could not agree more with this, Mo!

I eat TONS of stuff from TJ's, even sometimes taking a risk w/ products made on shared equipment, and NEVER have a problem. Perhaps I am less sensitive (this was NOT so in the beginning......had reactions to ALL kinds of things, including dairy, flax seeds, beans, so it wasn't all gluten).

I think this is an individual choice - Trader Joe's has been WONDERFUL to me - I am in there about twice a week and am actually on a HUGGING basis with a couple of their employees! :) and some of their items are stapes and necessities for me (chicken mini tacos, certain sausages, Columbus lunch meats, all kinds of cheeses, their gluten-free granola - YUM - tons and tons of stuff).

:)
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#10 Mtndog

 
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Posted 22 October 2009 - 12:01 PM

I am a big Trader Joe's fan. When I first went gluten-free, I could not eat many of their products (processed) without a reaction because I was VERY sensitive. When they started labeling whether or not foods were processed on shared equipment, it helped me weed out what was OK and what was not.

I, like others who posted here, really appreciate their honesty. I may not be able to eat all their processed food but at least I have the information to make the decision.
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#11 Lynayah

 
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Posted 25 October 2009 - 03:55 PM

When TJ's products list "no gluten ingredients," does the packaging also say that the item is manufactured in a plant that processes wheat?

Sorry if I missed it.

Thanks,
Lyn
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Gluten Intolerant with double HLA-DQ6. Pre-diagnosis: Weight gain, swelling, diarrhea, mouth sores, back pain, body aches, fatigue, muscle weakness, BRAIN FOG, runny nose, recurrent sinus infections, bruising, low white cell count (whole life), and more. My feet were so bad, I could hardly walk. Toward the end: Chronic Vit. D deficiency (almost no D in my body despite a quality multi-vit. each day).

There is hope! Gluten-free since Sept. '09, and I have my life back - I feel better than in many, many years!

Favorite quotation: "You must do the thing you think you cannot do." - Eleanor Roosevelt

#12 Juliebove

 
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Posted 27 October 2009 - 10:56 PM

Due to our multiple food allergies, there isn't much we can eat from TJ's. We do not eat stuff made on shared equipment.
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#13 bezglutenu

 
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Posted 10 June 2012 - 10:14 AM

I wish I read this post before. I ate Trader Joe's Organic Tomato & Roasted Red Pepper Soup on two occasions in the past two weeks. The first time was at a friend's house, so there were other possibilities for contamination (although we were doing our best to minimize those), the second time at home (this was a different box). Both times I had obvious signs of being glutened (I am still recovering). I connected the dots only after the last time I had the soup. The frustrating part is that the packaging states that No Gluten ingredients were used, but nothing about what type of facility or equipment it was manufactured at/on - until now I thought that this meant that the facility does not process items that contain gluten. I will have to rethink which items from TJ's besides Udi gluten-free bread and fresh fruits and vegetables are safe...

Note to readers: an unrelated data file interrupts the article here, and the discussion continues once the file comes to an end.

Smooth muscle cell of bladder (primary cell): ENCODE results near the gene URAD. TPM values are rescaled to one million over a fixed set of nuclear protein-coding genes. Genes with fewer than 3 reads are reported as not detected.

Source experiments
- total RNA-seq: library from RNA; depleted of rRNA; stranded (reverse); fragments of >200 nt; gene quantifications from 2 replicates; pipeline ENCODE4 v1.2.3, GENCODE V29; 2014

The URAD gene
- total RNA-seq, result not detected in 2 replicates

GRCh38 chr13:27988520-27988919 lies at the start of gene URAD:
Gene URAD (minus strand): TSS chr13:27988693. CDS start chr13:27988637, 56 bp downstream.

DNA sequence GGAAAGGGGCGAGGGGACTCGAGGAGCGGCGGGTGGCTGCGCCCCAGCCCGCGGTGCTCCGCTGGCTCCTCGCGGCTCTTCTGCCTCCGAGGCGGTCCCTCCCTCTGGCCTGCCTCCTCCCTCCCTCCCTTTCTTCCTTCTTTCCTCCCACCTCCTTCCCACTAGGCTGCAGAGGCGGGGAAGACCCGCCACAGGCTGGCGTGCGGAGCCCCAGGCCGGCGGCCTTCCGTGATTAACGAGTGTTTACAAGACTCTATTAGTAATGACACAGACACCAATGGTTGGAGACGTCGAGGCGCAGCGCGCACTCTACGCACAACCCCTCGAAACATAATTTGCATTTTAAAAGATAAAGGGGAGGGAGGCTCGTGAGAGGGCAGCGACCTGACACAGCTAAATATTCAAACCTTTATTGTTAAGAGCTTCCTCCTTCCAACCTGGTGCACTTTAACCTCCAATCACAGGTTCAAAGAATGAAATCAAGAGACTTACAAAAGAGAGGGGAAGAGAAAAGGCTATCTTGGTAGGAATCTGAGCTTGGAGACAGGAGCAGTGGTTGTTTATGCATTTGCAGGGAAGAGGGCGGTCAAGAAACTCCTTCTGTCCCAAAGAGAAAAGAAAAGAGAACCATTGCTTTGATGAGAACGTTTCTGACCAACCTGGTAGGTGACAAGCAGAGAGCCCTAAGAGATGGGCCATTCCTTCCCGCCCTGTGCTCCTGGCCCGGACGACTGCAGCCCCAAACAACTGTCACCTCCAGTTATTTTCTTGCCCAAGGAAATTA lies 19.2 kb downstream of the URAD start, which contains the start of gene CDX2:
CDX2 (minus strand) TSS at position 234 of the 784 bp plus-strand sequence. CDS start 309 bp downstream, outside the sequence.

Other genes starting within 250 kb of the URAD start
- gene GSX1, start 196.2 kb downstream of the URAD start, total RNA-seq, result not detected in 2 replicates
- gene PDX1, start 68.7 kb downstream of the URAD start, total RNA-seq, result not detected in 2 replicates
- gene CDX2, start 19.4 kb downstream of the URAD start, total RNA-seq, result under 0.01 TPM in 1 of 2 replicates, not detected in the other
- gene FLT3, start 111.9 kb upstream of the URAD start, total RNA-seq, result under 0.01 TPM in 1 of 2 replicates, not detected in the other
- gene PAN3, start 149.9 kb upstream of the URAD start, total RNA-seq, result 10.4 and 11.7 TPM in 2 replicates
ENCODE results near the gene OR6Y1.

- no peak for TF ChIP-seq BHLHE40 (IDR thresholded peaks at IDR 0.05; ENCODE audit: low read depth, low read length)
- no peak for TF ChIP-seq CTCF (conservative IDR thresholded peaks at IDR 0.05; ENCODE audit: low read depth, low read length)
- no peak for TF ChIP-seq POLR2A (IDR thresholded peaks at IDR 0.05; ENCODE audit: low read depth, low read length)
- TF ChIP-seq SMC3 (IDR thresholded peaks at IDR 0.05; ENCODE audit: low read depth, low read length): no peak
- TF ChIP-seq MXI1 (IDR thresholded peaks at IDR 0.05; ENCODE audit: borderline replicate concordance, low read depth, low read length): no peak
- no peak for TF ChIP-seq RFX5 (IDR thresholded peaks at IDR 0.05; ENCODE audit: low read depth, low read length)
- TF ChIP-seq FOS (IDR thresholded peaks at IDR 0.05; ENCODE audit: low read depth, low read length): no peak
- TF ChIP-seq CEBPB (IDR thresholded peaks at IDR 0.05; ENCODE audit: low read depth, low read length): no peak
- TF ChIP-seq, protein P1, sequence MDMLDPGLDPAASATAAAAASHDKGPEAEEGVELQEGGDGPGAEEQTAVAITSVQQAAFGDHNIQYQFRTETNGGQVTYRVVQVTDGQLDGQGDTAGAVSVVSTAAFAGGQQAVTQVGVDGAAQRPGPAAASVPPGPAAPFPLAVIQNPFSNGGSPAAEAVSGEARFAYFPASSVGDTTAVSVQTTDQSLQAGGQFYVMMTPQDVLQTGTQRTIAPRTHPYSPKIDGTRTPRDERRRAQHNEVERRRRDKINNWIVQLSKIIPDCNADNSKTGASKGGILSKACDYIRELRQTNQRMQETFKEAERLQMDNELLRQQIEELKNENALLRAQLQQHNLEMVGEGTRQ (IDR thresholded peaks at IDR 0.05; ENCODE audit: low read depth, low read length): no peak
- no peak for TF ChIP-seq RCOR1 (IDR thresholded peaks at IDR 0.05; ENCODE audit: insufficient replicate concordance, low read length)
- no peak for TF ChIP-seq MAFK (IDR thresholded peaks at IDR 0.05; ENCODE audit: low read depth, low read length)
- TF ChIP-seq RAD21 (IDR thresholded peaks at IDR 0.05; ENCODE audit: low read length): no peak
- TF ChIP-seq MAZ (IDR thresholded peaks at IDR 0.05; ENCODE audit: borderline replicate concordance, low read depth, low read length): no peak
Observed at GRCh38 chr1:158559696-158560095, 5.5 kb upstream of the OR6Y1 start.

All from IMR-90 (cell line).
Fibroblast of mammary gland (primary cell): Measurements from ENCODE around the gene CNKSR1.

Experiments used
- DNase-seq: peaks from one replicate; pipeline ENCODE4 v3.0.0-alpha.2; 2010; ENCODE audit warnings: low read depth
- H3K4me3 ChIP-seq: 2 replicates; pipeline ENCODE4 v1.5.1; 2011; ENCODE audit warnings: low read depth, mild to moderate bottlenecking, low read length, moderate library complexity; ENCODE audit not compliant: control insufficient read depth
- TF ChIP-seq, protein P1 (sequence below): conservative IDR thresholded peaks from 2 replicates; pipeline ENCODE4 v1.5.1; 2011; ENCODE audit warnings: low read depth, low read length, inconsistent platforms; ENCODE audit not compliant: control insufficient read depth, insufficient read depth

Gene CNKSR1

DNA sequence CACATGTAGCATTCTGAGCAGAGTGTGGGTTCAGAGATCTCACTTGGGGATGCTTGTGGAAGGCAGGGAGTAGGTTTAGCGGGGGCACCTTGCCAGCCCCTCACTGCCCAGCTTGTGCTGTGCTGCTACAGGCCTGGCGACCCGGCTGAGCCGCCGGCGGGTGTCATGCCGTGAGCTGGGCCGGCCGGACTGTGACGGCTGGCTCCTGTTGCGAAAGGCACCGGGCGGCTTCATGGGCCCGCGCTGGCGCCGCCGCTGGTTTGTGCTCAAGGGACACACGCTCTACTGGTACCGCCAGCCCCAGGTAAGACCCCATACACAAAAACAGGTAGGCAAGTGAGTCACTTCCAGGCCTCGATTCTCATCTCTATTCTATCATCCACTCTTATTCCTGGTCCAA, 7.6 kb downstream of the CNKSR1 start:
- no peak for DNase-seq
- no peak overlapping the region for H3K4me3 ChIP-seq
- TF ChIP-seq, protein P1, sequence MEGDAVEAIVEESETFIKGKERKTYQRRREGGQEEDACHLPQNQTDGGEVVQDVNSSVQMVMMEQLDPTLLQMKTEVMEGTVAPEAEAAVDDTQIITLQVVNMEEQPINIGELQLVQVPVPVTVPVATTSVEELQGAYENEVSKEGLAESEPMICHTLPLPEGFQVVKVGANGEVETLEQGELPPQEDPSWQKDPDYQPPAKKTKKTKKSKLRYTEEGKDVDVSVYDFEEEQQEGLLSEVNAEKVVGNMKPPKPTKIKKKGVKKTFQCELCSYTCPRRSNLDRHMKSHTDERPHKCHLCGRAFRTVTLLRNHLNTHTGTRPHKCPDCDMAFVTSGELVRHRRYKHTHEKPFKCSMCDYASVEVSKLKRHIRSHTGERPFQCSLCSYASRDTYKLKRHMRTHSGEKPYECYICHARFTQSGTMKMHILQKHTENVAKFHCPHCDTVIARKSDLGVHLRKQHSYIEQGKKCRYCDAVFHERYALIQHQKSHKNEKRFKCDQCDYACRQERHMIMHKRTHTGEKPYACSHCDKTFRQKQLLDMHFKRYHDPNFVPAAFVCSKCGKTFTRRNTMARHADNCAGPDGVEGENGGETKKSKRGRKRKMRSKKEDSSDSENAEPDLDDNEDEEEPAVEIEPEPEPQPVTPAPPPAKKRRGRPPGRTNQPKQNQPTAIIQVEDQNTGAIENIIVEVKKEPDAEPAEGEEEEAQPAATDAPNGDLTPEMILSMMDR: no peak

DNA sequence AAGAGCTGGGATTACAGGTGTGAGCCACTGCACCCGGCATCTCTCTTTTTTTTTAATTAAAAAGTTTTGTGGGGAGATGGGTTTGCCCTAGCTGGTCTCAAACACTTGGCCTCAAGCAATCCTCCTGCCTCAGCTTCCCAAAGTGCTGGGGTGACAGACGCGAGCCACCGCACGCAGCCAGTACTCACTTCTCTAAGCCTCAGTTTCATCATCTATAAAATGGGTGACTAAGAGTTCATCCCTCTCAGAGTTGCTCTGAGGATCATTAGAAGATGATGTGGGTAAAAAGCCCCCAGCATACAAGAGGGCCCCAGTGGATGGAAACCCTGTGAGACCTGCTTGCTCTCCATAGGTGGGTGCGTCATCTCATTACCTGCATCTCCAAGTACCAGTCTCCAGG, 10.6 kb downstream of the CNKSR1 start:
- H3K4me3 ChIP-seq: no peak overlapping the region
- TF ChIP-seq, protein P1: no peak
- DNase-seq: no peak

I personally find it very hard to navigate the various approaches that different companies take to label their products. As many others, I used to think that if TJ's product was labeled with G, meaning no gluten ingredients were used, that the product was safe. Then, I realized that this was not the case and that some products are labeled with additional information about whether they're produced on equipment that also processes wheat and other ingredients that contain gluten - however, some products (e.g., Trader Joe's Organic Tomato & Roasted Red Pepper Soup) do not have this information, making things very unclear (do they lack this information because allergens are not used at the given facility or because this information is provided voluntary?). And then at times you can find a statement of this nature: "we follow Good Manufacturing Practices to segregate ingredients on shared equipment and/or in the facility," which further makes one think that the product should be relatively safe... However, it seems to me that folks who are really sensitive need to doubt everything that is displayed on TJ's product packaging (perhaps with the exception of when the package states that the product is gluten free -- supposidly used only when no gluten at all is used at the facility).

Try explaining this to friends and family members who go the extra mile to provide you with gluten-free options while you are visiting and get especially excited when they see a big G label on TJ's products...